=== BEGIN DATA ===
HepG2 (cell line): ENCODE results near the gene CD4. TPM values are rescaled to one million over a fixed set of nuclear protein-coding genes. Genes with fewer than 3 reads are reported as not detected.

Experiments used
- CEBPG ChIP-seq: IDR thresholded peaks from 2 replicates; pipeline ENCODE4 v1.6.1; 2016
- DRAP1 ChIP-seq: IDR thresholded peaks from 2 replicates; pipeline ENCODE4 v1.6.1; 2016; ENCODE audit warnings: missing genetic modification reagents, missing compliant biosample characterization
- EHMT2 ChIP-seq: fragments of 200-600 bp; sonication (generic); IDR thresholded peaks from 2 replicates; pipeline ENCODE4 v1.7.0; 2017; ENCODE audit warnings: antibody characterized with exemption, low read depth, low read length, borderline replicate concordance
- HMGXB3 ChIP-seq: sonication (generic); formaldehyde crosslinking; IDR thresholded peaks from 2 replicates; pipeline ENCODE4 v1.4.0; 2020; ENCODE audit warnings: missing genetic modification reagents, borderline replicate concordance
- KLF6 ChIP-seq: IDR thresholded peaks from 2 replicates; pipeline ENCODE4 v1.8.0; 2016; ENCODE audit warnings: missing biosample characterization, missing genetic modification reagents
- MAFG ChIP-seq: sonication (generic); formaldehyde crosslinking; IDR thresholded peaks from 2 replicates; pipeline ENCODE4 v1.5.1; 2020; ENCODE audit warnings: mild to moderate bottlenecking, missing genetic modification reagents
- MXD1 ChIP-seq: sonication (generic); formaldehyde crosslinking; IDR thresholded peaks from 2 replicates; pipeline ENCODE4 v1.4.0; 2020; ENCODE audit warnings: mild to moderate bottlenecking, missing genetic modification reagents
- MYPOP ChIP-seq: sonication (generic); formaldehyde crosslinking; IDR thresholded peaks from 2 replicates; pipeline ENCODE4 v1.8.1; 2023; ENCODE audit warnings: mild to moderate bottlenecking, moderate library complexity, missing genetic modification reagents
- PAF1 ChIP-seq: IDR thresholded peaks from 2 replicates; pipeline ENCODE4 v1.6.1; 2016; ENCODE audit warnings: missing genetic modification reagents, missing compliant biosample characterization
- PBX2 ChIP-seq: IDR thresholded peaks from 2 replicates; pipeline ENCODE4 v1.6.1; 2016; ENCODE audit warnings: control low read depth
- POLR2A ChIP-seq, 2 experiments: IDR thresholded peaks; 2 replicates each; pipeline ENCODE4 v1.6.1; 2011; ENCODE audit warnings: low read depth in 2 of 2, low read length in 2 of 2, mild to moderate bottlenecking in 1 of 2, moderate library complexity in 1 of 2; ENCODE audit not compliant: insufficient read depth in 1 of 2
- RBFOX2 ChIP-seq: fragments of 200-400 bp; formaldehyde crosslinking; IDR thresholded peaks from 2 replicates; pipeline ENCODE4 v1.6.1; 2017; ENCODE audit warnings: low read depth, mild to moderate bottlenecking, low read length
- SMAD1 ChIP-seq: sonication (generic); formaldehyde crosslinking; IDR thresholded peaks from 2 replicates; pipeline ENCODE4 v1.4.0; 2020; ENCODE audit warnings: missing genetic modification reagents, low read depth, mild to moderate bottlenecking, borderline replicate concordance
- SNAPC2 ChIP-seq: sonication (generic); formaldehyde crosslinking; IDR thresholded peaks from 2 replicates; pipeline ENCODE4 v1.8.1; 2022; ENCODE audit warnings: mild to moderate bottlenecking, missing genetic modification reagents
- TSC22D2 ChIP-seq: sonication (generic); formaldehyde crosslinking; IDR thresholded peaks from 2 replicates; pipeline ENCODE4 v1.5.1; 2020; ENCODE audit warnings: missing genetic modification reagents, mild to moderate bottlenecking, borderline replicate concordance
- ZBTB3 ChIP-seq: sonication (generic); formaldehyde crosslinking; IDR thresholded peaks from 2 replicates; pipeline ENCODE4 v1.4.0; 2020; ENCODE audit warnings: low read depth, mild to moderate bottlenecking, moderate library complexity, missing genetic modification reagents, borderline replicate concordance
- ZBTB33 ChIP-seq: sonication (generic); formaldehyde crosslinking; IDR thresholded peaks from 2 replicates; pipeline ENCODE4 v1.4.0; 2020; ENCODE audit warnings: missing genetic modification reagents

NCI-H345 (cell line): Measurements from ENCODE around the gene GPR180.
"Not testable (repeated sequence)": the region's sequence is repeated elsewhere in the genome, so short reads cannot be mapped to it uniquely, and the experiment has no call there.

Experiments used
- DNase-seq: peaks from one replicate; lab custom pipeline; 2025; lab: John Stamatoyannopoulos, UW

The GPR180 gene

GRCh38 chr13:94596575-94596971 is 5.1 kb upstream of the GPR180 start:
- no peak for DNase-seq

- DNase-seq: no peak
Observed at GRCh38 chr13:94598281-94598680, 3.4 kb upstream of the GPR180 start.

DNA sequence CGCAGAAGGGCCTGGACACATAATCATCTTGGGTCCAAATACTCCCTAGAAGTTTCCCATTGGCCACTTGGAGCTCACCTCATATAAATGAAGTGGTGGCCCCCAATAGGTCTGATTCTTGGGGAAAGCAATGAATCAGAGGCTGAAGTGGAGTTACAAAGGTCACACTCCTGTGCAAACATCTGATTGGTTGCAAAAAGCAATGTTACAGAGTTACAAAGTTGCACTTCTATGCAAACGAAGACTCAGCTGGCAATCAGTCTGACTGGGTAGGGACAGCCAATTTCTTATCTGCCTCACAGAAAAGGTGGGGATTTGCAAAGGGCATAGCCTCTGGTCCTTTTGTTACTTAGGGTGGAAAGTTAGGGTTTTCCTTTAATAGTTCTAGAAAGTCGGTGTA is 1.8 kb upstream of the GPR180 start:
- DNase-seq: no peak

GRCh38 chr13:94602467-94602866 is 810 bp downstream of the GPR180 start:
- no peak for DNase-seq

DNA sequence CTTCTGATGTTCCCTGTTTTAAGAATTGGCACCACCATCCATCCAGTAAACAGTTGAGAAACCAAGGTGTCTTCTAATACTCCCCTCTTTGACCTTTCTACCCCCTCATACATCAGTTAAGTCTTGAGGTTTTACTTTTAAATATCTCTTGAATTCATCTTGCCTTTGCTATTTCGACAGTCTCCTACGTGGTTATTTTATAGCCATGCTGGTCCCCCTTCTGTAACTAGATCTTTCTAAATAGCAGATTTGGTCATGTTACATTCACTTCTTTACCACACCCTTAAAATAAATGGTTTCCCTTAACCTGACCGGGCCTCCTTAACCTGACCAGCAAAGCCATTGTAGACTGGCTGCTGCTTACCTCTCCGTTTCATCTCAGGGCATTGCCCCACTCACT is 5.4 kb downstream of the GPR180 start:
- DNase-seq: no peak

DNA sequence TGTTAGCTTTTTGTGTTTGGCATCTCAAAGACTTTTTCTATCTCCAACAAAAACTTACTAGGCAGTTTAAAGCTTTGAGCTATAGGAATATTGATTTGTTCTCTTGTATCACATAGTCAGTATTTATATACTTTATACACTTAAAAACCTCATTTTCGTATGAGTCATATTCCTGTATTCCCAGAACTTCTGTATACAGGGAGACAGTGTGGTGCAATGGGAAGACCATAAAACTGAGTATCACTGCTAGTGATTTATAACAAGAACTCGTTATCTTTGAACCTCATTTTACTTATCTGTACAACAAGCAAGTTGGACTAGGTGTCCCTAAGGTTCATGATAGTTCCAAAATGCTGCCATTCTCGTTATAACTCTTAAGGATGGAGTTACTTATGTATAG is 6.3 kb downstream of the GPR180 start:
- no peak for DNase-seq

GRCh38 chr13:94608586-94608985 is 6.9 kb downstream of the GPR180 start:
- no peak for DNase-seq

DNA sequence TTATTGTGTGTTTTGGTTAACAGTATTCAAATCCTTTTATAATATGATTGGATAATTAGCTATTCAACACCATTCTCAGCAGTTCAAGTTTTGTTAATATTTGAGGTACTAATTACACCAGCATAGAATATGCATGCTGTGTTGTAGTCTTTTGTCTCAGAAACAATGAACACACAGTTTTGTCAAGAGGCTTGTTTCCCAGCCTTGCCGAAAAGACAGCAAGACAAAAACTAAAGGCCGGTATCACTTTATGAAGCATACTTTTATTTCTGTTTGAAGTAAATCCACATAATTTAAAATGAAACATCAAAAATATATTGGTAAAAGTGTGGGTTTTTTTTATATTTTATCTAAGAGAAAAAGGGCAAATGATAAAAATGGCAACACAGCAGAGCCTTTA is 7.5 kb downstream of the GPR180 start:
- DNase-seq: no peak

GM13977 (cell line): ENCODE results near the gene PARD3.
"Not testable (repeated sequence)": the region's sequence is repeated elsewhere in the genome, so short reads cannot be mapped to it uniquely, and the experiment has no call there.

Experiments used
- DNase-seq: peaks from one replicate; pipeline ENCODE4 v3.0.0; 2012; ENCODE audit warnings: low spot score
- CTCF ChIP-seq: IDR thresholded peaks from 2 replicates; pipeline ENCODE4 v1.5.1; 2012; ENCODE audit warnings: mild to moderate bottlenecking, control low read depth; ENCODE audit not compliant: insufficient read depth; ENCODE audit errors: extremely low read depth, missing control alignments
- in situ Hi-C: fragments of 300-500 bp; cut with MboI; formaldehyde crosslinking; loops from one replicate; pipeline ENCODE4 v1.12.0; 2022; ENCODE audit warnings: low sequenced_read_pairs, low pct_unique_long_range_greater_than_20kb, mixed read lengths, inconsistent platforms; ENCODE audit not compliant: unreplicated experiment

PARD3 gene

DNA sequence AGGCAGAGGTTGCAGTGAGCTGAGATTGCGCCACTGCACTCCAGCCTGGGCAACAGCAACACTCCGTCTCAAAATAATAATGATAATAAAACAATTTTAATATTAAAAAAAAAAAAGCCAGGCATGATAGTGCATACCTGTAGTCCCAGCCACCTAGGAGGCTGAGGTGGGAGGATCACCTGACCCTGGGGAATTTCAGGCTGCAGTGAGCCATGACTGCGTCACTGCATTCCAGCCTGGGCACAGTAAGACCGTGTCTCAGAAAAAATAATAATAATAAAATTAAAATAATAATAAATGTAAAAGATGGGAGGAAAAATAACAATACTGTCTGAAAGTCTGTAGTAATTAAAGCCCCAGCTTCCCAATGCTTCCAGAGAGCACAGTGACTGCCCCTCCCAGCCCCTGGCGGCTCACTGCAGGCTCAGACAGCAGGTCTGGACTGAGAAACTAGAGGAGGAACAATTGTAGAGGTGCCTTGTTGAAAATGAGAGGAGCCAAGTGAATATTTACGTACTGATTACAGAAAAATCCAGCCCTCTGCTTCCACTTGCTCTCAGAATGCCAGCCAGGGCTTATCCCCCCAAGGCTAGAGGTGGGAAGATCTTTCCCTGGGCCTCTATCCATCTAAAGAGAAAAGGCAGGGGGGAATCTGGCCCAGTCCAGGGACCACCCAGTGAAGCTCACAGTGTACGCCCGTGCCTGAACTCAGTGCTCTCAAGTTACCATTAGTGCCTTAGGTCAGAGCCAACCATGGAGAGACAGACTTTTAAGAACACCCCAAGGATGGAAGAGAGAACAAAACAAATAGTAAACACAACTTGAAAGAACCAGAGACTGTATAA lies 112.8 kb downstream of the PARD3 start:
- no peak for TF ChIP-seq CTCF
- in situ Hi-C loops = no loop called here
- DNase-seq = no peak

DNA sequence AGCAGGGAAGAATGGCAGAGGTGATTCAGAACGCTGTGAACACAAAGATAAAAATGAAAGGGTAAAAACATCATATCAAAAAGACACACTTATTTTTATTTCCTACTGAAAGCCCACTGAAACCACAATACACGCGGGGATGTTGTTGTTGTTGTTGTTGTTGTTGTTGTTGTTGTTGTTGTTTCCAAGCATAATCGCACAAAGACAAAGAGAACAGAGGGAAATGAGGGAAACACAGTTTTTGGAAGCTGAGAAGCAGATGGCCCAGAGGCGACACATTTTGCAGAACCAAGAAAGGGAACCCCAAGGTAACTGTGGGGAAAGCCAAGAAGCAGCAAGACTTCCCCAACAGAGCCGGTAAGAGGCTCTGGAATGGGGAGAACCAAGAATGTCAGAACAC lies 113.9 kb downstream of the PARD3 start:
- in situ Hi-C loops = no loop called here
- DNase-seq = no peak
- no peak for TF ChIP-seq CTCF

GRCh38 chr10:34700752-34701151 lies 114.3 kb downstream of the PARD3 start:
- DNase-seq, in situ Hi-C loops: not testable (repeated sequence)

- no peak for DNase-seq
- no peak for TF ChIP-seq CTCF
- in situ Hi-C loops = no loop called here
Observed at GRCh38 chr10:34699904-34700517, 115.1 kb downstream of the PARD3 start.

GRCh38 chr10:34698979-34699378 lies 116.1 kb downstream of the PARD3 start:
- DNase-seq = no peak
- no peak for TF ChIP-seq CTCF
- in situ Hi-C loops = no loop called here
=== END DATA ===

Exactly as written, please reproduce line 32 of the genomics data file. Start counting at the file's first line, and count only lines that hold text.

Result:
- no peak for DNase-seq